The conservative talk show voice was making some point about the furor over the Confederate flag in the wake of the Charleston church massacre.

Now comes a voice from the equally remote far left of the spectrum. Nation of Islam leader Louis Farrakhan said we, indeed, need to take down the American flag.

http://www.breitbart.com/video/2015/06/24/farrakhan-i-dont-get-debate-over-confederate-flag-we-need-to-put-the-american-flag-down/

Those who march under and behind Old Glory have been subjugating African-Americans, Farrakhan said.

That is utter crap!

A former colleague of mine said I owe Daddy Dittohead an apology for tweeting that he should “shut the bleep up” over his remarks about the Stars and Stripes.

I’ll pass on the apology. As for Farrakhan, he, too, needs to shut his pie hole.

 

Dad asked a simple question … and gave birth to a career

It’s kind of late in the day. It’s about to end.

But in the waning hours of Father’s Day, I’ve suddenly gotten filled with the desire to share a brief story about my dad and a simple question he posed to me.

It was late in 1970. I had returned home from a two-year U.S. Army stint. I was preparing to re-enroll in college.

Mom, Dad and I were having dinner one evening at their home, where I returned after my Army hitch.

We were chatting about college, my plans and what I might want to do with my life now that my military obligation was over. I was single, unattached (for the time being) and I had my whole life ahead of me.

Dad asked, “Have you declared a major yet? Do you know what you want to study in college?”

I had not yet made that decision. “Why do you ask?” I said.

Dad responded immediately, “Have you thought about journalism?”

To be honest, I hadn’t given it any thought. “Journalism?” I asked.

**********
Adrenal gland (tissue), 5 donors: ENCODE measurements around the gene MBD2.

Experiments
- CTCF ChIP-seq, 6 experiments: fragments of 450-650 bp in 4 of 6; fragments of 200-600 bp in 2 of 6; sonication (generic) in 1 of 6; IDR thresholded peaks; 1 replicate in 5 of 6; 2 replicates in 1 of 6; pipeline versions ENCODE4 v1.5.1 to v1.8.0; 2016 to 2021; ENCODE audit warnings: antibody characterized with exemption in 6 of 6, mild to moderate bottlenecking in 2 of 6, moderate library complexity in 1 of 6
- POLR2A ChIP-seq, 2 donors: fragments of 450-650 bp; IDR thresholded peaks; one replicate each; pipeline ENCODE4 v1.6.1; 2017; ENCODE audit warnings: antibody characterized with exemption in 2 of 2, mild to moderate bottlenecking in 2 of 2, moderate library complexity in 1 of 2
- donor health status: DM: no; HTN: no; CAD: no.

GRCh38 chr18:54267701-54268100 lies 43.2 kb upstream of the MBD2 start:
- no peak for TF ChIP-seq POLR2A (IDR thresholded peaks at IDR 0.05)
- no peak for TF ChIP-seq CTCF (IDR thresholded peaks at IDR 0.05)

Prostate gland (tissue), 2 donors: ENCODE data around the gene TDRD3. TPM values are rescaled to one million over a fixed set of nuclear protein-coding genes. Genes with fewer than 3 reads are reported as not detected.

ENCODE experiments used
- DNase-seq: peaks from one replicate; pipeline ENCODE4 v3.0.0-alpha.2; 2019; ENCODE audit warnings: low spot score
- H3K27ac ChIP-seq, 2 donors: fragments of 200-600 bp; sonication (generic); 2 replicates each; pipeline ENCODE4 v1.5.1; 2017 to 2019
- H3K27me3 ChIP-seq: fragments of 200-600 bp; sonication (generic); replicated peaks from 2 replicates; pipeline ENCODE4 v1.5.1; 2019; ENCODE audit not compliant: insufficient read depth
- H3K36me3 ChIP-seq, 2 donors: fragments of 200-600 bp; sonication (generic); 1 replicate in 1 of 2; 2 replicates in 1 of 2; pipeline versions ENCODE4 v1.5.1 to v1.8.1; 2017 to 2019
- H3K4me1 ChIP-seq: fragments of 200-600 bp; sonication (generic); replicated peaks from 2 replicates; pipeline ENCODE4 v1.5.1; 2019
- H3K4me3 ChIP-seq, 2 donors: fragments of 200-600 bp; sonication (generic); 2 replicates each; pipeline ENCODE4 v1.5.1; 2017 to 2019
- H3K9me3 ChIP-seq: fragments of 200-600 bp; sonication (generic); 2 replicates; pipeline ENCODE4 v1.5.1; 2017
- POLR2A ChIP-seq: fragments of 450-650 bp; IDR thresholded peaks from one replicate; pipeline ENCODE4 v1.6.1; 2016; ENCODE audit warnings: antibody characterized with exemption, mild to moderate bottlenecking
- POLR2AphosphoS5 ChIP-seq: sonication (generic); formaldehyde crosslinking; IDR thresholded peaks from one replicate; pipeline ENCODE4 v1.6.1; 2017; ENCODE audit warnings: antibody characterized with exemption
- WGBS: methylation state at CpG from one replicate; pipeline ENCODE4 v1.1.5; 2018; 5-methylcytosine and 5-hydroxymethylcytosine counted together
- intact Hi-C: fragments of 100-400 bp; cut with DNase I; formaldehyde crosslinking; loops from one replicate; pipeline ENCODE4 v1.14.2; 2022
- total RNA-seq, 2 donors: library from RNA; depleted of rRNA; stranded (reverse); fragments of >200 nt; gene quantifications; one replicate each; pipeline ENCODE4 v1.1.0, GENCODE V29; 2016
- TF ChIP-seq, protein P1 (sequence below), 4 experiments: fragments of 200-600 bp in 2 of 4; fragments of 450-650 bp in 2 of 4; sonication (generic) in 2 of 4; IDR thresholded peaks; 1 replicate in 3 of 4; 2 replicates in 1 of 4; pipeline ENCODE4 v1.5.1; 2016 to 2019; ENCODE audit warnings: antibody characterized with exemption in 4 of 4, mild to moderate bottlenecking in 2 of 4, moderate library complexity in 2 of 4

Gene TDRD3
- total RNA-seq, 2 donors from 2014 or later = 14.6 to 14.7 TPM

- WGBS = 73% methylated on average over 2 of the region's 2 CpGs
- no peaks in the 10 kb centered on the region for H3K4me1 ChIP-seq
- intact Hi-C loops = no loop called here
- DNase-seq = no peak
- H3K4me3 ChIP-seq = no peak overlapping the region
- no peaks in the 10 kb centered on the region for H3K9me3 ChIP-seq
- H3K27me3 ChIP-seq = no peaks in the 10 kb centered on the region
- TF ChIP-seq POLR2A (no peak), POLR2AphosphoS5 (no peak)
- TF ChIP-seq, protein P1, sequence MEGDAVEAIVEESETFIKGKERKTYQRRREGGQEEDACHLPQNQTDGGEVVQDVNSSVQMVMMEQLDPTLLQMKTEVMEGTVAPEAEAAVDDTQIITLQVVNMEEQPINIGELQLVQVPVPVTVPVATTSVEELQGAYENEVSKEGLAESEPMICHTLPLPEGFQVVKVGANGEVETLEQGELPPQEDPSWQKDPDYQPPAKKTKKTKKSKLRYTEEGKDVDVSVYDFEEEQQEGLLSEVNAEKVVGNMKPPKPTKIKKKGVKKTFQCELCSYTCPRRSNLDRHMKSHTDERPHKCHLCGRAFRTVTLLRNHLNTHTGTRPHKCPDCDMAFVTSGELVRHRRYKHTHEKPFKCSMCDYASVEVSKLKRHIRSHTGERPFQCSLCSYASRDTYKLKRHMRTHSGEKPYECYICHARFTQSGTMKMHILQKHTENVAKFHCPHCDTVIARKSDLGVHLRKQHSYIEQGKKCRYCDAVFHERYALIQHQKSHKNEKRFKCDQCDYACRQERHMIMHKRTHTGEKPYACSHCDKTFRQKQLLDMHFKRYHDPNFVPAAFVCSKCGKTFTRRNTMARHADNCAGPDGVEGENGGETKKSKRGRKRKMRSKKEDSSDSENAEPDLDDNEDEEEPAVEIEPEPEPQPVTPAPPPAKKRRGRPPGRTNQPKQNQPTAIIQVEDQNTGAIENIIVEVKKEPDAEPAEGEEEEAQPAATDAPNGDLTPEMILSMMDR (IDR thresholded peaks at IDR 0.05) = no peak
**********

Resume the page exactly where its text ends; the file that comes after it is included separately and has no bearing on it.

Sure, he said. He told me of the letters I wrote home from wherever I was stationed for the previous two years. I wrote home frequently from basic training in Fort Lewis, Wash.; from Fort Eustis, Va., where I went through my advanced training; then from Da Nang, South Vietnam and later, from Fort Lewis, where I was assigned at the end of my tour.

He mentioned how “descriptive” they were. He said I had this ability to turn a phrase. He thought journalism might be a good fit for me, given — he said — my ability to string sentences together.

Oh, gee, why not? So, I returned to college in January 1971, enrolling in some journalism-related classes.

I then fell in love with this craft called “journalism.”

I stayed with it for the next four decades.

I look back at that dinner-time moment with Dad and Mom with great fondness and appreciation for the simple question that Dad asked. It helped me — along with prodding and pushing from the girl who would become my wife in September 1971 — undertake a fruitful and moderately successful career in print journalism.

It’s not yet over, thankfully.

I’m pretty sure I thanked Dad for nudging me down that path. He’s been gone now for 35 years; Mom died 31 years ago. I can’t thank them again now.

However, I can share this memory to remind myself — and perhaps others — of our parents’ wisdom.

In that moment at the dinner table, father definitely knew best.

Brian Williams gone … but then he stays

There are a lot of things I don’t understand in this world.

One of them is how a high-priced broadcast celebrity journalist can stay employed by the network that hired after he violated one of the basic tenets of journalism: to tell the truth.

Brian Williams reportedly is out as anchor of NBC NIghtly News. He’s going to be given some sort of undefined “special assignment” slot on the network’s news team.

My strong hunch is that the one-time golden boy of NBC won’t like the demotion. He’ll likely quit to “pursue other interests.” But in order for him to make his exit cleanly and without too much fuss, the network will have to pay him a lot of money to fulfill the terms of his contract.

You know the story. Williams fibbed about being shot down while riding in a helicopter during the early months of the Iraq War in 2003. He embellished the story with each retelling of it in the years since. Then the network discovered at least 10 or so more incidents of embellishments — or non-truth-telling.